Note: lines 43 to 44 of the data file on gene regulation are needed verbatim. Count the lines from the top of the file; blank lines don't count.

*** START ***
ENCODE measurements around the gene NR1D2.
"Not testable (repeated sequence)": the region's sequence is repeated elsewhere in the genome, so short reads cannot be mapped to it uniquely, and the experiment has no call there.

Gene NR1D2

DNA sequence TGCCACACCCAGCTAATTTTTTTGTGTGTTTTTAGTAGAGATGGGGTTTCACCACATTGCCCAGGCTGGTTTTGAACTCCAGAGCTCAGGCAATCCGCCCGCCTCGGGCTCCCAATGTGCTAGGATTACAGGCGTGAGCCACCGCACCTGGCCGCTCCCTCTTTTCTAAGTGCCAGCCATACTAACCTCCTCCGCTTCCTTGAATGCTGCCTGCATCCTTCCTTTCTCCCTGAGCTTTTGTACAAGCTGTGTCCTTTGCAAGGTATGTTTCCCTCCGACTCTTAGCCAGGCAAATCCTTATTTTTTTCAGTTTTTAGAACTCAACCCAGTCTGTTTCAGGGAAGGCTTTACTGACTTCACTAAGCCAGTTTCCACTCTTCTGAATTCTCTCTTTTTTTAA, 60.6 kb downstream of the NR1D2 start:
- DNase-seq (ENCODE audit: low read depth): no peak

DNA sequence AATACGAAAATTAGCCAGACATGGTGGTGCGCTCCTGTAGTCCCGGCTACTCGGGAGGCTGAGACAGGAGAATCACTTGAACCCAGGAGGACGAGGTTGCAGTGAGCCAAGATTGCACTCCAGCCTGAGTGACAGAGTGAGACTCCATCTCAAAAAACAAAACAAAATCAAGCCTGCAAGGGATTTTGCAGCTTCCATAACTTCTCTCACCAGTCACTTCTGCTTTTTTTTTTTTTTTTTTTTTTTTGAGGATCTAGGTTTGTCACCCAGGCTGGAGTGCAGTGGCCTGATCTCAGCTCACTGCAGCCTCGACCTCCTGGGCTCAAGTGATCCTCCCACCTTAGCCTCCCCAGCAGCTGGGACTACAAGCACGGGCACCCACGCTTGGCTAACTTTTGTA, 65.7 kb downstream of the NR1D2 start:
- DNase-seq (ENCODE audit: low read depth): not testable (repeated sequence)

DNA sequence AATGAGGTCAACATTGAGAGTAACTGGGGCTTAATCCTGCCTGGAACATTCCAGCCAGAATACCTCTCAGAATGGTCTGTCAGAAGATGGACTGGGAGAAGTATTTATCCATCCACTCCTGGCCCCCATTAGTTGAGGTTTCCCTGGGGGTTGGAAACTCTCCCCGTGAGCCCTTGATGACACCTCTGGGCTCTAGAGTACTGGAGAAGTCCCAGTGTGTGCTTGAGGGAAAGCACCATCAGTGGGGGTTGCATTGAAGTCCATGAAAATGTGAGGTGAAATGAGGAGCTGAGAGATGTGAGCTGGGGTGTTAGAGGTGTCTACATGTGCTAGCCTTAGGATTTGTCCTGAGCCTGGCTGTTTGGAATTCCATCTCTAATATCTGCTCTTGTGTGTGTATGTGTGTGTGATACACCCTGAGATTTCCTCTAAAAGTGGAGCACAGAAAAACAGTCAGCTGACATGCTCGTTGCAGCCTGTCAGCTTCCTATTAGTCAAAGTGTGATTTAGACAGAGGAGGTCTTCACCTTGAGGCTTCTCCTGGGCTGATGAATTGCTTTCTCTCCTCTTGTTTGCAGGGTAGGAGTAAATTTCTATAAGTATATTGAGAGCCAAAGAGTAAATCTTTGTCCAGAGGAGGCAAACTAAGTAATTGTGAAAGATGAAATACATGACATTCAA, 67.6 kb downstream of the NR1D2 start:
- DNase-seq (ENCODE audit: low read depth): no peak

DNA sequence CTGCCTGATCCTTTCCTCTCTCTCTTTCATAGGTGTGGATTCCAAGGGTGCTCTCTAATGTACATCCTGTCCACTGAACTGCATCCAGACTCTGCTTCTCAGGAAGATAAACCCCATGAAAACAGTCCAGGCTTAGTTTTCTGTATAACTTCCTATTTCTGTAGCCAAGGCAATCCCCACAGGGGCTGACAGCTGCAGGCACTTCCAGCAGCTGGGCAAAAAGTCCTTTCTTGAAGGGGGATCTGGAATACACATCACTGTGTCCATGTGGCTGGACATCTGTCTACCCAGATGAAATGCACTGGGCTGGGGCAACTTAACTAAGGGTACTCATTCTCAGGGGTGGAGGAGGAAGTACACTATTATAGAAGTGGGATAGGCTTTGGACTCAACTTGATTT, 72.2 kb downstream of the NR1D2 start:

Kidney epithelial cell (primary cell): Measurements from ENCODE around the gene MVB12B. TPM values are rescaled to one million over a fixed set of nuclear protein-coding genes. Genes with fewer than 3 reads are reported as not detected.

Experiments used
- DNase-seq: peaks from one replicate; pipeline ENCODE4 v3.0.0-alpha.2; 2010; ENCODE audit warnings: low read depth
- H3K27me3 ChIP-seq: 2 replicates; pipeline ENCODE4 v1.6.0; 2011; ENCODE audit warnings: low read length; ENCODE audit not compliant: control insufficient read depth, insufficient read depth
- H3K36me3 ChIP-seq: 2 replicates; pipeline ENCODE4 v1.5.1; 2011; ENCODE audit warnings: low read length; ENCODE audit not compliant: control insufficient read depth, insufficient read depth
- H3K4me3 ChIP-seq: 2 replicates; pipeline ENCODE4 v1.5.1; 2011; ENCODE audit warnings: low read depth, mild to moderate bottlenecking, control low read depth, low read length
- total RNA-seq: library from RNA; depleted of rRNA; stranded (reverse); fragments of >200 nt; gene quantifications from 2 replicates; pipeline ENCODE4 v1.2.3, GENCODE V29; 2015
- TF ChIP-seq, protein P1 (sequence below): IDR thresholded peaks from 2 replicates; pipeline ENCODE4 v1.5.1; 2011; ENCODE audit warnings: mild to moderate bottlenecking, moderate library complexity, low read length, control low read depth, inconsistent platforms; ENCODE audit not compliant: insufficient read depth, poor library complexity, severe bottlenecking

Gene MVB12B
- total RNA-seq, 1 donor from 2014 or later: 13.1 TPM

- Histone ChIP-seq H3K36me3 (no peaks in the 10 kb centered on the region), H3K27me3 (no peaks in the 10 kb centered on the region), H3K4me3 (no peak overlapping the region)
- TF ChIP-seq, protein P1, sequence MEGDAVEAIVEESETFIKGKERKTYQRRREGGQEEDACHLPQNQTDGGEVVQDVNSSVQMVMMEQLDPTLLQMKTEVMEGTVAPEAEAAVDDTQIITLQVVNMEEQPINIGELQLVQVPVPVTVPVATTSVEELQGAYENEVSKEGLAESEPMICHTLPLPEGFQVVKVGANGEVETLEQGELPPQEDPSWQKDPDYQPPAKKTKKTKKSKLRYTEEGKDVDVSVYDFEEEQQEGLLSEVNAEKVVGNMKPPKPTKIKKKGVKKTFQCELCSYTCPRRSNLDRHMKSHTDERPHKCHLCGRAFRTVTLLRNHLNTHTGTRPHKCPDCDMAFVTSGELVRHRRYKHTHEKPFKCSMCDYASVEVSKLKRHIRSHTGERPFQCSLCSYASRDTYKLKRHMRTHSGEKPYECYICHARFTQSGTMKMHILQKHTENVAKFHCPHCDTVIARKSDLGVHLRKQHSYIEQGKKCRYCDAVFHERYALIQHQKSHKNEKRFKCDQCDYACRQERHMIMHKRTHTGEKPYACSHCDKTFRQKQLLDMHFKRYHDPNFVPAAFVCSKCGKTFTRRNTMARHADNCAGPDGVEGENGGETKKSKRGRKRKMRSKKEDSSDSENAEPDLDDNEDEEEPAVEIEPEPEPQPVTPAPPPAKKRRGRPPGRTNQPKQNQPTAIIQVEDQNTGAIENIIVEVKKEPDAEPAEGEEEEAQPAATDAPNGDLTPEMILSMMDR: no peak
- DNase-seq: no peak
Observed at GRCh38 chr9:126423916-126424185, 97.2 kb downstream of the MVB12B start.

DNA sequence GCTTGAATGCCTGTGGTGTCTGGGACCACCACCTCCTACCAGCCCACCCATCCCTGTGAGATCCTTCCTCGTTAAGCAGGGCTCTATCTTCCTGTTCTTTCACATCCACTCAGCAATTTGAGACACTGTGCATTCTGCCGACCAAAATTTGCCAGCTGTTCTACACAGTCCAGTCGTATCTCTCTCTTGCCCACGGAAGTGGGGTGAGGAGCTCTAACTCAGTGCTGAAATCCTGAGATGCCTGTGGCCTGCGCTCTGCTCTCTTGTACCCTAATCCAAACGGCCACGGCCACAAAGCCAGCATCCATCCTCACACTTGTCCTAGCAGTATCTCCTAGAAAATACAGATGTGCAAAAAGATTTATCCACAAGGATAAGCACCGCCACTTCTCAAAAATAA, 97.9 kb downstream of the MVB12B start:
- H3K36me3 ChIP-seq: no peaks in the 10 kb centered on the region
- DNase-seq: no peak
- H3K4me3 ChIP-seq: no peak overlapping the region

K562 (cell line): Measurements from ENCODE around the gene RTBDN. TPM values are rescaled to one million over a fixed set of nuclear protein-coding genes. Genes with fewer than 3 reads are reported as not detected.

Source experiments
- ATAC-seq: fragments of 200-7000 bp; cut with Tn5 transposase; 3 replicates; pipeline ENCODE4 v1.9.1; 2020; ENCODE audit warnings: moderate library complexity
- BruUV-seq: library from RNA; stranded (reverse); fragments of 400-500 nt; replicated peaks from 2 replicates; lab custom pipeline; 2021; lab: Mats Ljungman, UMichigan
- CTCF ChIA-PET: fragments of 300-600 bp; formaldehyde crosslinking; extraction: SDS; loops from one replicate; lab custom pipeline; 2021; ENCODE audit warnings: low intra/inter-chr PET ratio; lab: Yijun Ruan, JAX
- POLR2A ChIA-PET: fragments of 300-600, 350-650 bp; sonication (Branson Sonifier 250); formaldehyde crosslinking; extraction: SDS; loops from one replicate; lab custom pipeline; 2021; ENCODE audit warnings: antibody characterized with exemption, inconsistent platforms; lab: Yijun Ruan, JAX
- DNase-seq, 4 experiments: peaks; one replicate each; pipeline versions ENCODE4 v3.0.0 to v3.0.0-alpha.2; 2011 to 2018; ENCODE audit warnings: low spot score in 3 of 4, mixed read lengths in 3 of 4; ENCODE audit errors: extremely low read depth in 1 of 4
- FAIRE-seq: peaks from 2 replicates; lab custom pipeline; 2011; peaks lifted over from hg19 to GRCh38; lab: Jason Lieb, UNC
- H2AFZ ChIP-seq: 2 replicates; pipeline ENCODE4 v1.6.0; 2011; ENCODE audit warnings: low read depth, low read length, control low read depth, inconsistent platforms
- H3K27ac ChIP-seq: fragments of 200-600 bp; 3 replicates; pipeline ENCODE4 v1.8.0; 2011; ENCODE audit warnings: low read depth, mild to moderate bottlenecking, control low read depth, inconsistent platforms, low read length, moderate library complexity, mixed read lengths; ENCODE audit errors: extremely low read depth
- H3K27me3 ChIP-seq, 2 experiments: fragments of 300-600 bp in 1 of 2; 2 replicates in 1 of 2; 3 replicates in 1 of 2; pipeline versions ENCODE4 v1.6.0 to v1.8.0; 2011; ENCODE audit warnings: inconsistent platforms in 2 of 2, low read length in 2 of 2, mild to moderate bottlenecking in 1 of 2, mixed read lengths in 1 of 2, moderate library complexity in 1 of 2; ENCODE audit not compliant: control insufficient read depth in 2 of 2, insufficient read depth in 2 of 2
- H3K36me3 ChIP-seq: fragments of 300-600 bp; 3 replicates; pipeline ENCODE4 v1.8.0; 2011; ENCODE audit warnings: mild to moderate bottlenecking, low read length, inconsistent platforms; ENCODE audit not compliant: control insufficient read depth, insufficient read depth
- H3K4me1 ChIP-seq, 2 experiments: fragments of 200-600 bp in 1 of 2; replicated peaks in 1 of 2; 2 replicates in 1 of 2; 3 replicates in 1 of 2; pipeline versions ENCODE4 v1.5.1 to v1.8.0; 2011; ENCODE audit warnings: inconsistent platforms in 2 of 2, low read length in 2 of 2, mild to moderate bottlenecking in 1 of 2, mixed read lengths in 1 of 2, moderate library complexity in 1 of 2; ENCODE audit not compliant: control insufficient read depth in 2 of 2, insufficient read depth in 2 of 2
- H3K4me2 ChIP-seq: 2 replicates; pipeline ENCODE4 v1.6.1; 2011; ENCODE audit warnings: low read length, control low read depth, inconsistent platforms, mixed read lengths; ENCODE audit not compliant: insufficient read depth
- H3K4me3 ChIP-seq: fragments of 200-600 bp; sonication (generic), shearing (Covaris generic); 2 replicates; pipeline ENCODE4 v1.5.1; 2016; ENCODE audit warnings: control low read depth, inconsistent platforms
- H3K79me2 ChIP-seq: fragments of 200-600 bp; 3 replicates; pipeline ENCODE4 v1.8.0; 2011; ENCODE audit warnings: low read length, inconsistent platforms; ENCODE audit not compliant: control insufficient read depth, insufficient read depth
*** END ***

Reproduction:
- H3K4me3 ChIP-seq: fragments of 200-600 bp; sonication (generic), shearing (Covaris generic); 2 replicates; pipeline ENCODE4 v1.5.1; 2016; ENCODE audit warnings: control low read depth, inconsistent platforms
- H3K79me2 ChIP-seq: fragments of 200-600 bp; 3 replicates; pipeline ENCODE4 v1.8.0; 2011; ENCODE audit warnings: low read length, inconsistent platforms; ENCODE audit not compliant: control insufficient read depth, insufficient read depth